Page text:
Glückauf – the traditional German greeting used in mining communities – is a great word with no exact English translation. Originating as early as the 16th Century (and thus before modern geological mapping), its meaning includes a combined wish for both success and safety during a miner’s shift, as well as carrying something of the camaraderie – the brotherhood – shared by those early miners who put their lives on the line daily.
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It is a great word. And, at the start of what could be another turbulent year, it is a word that carries particular relevance to the global coal industry in 2017. Despite a ferocious recovery in coal prices last year, the industry outlook remains challenging. And much like the 16th Century miner, whose survival to the end of a shift was largely out of his control, the coal industry in 2017 will be shaped by events over which it has little say.
Take President Trump. He will surely be at least somewhat positive for the industry – certainly compared to his predecessor. But to what extent he will be able to fulfill his campaign promises to bring back jobs to the coalfields of the US is uncertain. Some regulatory relief should be expected – and welcomed by the industry – but in the long term, arresting the decline may be the best he can do.
It is in China, however, that coal’s fortunes will continue to be won and lost. To the extent the Chinese central government continues to enforce capacity cuts on its coal industry, coal imports should remain an attractive supply option for China’s coal users.
But China’s government is a fickle beast, and this year it will be preoccupied with preparations for the 19th National Congress of the Chinese Communist Party, during which the governing Politburo and its powerful subcommittee, the Politburo Standing Committee, will be chosen. Resistance to Xi’s appointments – revealing divisions at the top of the Chinese government – would add significant risk to global economic growth, particularly given the existing structural imbalances and high indebtedness of the Chinese economy.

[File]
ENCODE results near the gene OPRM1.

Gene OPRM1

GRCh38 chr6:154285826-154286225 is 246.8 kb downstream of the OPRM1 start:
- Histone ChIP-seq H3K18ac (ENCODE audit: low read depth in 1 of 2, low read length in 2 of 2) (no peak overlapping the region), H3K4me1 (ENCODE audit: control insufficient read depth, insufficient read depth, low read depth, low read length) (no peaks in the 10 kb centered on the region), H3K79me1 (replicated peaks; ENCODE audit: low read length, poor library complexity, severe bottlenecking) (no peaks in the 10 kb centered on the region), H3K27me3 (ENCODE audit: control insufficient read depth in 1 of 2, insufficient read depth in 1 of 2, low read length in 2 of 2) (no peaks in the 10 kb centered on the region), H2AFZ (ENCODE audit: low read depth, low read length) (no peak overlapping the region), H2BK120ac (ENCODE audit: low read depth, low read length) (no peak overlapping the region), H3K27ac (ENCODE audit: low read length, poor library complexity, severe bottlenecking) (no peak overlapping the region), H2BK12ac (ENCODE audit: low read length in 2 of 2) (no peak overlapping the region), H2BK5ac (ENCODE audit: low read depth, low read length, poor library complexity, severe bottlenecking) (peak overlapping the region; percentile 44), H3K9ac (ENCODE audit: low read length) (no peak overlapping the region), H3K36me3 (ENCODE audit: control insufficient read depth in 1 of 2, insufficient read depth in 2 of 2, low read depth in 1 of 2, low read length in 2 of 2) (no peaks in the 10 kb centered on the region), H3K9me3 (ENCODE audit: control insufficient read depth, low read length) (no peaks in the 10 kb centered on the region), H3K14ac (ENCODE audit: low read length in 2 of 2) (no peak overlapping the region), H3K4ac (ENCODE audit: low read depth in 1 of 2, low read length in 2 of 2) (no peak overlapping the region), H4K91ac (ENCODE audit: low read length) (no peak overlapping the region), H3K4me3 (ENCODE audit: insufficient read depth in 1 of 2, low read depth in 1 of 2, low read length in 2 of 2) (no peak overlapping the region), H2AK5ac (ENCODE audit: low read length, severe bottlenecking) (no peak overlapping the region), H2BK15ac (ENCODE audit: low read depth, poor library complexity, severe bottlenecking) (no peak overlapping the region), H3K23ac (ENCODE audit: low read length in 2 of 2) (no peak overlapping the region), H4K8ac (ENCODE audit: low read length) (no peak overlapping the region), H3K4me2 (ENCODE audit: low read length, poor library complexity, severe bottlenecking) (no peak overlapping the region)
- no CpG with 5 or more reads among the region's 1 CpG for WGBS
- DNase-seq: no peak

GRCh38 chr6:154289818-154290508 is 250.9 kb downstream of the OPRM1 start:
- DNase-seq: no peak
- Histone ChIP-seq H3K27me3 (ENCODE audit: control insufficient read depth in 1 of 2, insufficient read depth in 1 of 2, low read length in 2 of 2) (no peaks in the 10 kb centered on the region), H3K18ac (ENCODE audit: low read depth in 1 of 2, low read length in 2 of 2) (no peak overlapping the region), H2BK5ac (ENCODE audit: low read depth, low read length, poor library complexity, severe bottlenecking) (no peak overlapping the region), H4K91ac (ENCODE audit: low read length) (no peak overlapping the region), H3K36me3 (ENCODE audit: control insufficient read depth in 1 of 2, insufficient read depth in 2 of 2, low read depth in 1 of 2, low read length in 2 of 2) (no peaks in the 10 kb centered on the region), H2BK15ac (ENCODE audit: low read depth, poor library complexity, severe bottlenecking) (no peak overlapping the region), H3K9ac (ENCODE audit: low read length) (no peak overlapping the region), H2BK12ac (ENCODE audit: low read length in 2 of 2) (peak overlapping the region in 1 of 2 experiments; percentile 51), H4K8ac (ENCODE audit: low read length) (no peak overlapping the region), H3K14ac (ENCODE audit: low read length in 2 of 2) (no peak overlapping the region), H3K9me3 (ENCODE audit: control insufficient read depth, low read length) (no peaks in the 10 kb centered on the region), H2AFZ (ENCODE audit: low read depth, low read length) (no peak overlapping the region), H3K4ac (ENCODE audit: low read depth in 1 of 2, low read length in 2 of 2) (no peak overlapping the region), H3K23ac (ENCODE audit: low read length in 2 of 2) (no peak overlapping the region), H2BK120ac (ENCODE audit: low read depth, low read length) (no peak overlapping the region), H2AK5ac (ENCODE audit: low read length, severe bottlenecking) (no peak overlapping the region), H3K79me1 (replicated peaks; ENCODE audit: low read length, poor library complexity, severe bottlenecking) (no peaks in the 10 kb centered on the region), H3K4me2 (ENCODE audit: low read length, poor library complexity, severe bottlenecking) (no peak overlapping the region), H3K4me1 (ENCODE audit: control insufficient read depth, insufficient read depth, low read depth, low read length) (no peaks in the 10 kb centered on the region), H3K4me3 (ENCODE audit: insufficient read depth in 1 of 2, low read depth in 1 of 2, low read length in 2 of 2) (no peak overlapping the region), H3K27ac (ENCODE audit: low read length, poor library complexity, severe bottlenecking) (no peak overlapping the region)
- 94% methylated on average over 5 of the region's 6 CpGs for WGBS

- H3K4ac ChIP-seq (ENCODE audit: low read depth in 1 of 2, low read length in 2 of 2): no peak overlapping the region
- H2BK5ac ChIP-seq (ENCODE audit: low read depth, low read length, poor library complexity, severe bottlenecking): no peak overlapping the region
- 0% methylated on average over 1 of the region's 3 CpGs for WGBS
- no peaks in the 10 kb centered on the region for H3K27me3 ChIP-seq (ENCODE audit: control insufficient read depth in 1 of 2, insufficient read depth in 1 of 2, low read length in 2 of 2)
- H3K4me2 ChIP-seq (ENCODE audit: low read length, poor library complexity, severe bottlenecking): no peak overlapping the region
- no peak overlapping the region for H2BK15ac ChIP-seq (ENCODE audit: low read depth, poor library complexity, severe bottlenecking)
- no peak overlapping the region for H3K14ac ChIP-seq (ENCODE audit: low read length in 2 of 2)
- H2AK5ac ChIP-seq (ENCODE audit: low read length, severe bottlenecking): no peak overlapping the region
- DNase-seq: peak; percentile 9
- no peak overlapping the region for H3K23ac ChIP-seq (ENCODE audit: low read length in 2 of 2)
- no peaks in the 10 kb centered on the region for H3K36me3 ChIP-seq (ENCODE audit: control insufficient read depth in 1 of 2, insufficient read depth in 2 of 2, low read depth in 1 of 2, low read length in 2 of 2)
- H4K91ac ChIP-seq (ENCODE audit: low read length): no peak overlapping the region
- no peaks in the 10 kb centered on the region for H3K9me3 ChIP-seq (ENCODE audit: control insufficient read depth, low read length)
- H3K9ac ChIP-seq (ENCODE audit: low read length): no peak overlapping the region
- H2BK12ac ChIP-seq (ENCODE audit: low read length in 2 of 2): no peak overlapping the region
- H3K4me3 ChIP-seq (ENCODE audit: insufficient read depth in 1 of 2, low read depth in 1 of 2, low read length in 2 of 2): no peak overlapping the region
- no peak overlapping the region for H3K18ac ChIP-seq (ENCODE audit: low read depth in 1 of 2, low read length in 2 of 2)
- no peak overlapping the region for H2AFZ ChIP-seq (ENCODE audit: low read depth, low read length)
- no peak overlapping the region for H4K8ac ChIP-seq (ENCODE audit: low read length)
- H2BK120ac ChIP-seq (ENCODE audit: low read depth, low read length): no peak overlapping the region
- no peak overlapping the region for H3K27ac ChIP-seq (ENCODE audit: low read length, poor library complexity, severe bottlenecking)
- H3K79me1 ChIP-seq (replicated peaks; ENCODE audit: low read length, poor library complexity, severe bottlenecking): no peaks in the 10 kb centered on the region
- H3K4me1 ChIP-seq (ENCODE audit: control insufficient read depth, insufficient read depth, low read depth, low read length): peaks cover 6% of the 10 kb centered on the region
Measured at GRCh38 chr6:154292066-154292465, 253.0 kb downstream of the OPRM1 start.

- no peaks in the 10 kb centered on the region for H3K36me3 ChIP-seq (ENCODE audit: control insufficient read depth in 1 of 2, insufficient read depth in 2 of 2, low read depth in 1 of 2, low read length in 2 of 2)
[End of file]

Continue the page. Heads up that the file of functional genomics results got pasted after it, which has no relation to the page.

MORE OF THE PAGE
Meanwhile, although much progress has been made in mine safety since the 16th Century, the coal mine remains a hazardous place. The recent re-emergence of black lung in Queensland is a sobering reminder that safety should not be taken for granted even in advanced mining regimes. Glückauf’s twin wishes of success and safety should not be separated: safety is always the key indicator of a mining company’s success.
As always, technology will be the key to safety success. It has been fascinating to watch technology suppliers up their game over my tenure at World Coal. Increasingly operators are being taken away from the coalface: take the Longwall Mine of the Future project from Joy Global and Anglo American (see pp. 16 – 20) as an example. This saw the development of a remote operations centre (ROC), located away from the operating face, keeping miners out of harm’s way. The eventual plan is to move the ROC to the surface. But the Longwall Mining of the Future programme also made substantial productivity gains with an overall production improvement of 152% seen over a three years period. Safety and success: the spirit of Glückauf in practice. Glückauf is then also a challenge to the coal industry. To be successful, to be safe, in the current environment will take determination and character. It is a challenge but one I hope to see the industry rise to, as it has done repeatedly over its long history.
It is with that thought that I depart on. It has been an interesting ride over the seven or so years I have occupied the Editor’s chair here at World Coal. But now is my turn to go (although not too far: I am taking up the reigns on World Coal’s sister publication, World Cement). Thank you to all those who have made me feel so welcome in this most remarkable of industries. And to all, Glückauf!